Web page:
A longtime downtown Oshawa business, The Peace Pipe, is on the vanguard of a coming cannabis boom in Durham which will see more than a dozen store openings in the coming months.
The Peace Pipe, located at 31 Celina St., has been in business since 1997 selling cannabis accessories. The store’s offerings range from rolling papers costing a few dollars to unique handcrafted glass pipes that retail for several thousand dollars.
“We’ve immersed ourselves in the glass and smoking paraphernalia culture so we’re a big proponent of North American-made glass,” explains owner Herb Hatch.
In June, the store also began selling cannabis, becoming Durham’s third legal cannabis retail store and the second one in Oshawa.
It was a natural extension for the business, but one that didn’t come easily. Hatch explains that he entered the provincial lottery for a cannabis retail licence twice but did not win. It was only when the Doug Ford government scrapped the lottery that The Peace Pipe was able to successfully complete the Alcohol and Gaming Commission of Ontario’s process to legally open.
Hatch believes he’s one of the first stores in Ontario to expand from accessory sales into cannabis sales as well.
“Our store is quite large, so you’re at 2,700 square feet and one side is cannabis and higher-end glass and the other side is a regular smoke shop, rolling papers, water pipes, hand pipes … stuff like that.”
It won’t be long before The Peace Pipe faces more competition.
The AGCO is currently considering applications for nine more cannabis stores in Oshawa, with six to be located in the vicinity of the downtown area.
Ajax has one store currently up and running with applications for five more. There are also applications for stores in Uxbridge and Port Perry as well as two each in Newcastle and Bowmanville.
“Now you have almost everyone jumping in, it’s almost like a gold rush … they all think they’re going to get rich, we were in this industry for 20-plus years before everyone else jumps in,” said Hatch, who is also close to finishing the process to sell cannabis at his Peterborough location and he’s looking at opening another location in Cobourg.
He is hoping that The Peace Pipe’s long standing in the community will help his business as the competition kicks up.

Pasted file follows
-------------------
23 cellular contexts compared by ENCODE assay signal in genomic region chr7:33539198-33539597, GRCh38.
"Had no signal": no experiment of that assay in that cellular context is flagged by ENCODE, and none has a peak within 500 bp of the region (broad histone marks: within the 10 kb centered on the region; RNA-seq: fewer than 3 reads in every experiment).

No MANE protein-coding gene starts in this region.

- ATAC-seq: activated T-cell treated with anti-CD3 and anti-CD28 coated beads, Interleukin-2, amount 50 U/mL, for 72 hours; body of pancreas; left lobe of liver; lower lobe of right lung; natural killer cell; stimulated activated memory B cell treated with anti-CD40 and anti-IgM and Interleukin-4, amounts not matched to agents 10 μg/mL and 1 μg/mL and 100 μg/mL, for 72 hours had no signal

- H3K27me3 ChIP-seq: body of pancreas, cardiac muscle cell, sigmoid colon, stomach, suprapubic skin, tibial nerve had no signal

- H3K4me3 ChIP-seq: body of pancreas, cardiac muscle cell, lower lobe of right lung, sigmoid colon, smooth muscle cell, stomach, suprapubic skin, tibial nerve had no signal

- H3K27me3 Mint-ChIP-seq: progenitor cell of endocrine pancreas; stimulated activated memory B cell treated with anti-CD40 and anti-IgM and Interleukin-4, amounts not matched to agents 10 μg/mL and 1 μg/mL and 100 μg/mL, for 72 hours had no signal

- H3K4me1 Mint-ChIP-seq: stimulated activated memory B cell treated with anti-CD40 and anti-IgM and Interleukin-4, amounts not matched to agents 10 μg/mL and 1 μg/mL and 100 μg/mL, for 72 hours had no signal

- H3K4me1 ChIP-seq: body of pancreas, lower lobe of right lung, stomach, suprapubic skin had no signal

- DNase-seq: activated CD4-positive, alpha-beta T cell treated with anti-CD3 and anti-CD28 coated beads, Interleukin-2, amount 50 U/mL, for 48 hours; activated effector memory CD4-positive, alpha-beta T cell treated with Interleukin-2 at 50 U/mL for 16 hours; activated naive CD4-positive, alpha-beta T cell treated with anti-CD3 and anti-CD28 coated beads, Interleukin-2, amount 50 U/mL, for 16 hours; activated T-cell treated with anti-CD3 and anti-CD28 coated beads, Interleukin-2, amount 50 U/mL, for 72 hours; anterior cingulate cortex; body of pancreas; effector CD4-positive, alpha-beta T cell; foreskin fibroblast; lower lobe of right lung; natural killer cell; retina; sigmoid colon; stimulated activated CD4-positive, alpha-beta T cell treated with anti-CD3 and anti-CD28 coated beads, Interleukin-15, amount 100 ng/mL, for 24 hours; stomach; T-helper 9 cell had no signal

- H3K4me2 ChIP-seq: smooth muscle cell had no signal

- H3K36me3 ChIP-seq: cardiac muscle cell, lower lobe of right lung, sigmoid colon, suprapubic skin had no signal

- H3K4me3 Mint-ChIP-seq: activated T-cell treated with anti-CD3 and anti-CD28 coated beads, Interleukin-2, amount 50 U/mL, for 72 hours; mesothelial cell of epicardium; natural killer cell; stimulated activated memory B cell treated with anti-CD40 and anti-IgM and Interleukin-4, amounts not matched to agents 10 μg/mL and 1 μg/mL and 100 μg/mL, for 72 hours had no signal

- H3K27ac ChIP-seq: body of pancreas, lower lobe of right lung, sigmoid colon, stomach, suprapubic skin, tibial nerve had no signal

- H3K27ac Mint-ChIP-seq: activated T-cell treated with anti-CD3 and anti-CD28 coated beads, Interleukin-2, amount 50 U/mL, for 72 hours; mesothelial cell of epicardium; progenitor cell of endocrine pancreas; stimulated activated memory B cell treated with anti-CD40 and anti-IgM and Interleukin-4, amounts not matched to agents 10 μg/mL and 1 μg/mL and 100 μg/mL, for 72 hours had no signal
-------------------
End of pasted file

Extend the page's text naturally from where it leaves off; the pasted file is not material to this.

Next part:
“Our motto is ‘the place for puff buffs’ so essentially people that know, know where to go … if you want something worthwhile, a nicer experience, you’re coming to us in Oshawa, that would give us the advantage,” he said.
In addition to competing with each other, legal cannabis retailers are also competing with the black market.
Amir Mostaghim is an associate professor of criminology at Ontario Tech University who has an interest in consumption patterns.
He points out that studies show that among post-secondary students, 50 per cent use cannabis on a semi-regular basis which equates to roughly a gram per week.
“We know that there’s demand, so the question is that demand going to be met by the black market or not because right now as it stands the black market is winning the game,” he said, adding figures prior to the COVID epidemic showed the legal cannabis market accounted for 30 to 40 per cent of sales.
More cannabis stores in convenient locations will cut into that black market, Mostaghim said.
“If we want to get rid of the black market, we should pepper the streets with legal weed … maybe it’s a little more expensive but it should be more convenient to buy.”
Mostaghim said cannabis culture currently targets white, male consumers in most cases and there’s a potential for growth among women and diverse communities.
Women, in particular, are generally more comfortable in purchasing cannabis legally.
“One of the reasons, say, they don’t smoke weed is because they don’t want to go to drug dealers,” he said.
Sarah Hatch, district manager for The Peace Pipe, said customers are embracing legal sales because they like the consistency in the product they purchase and the large selection of strains.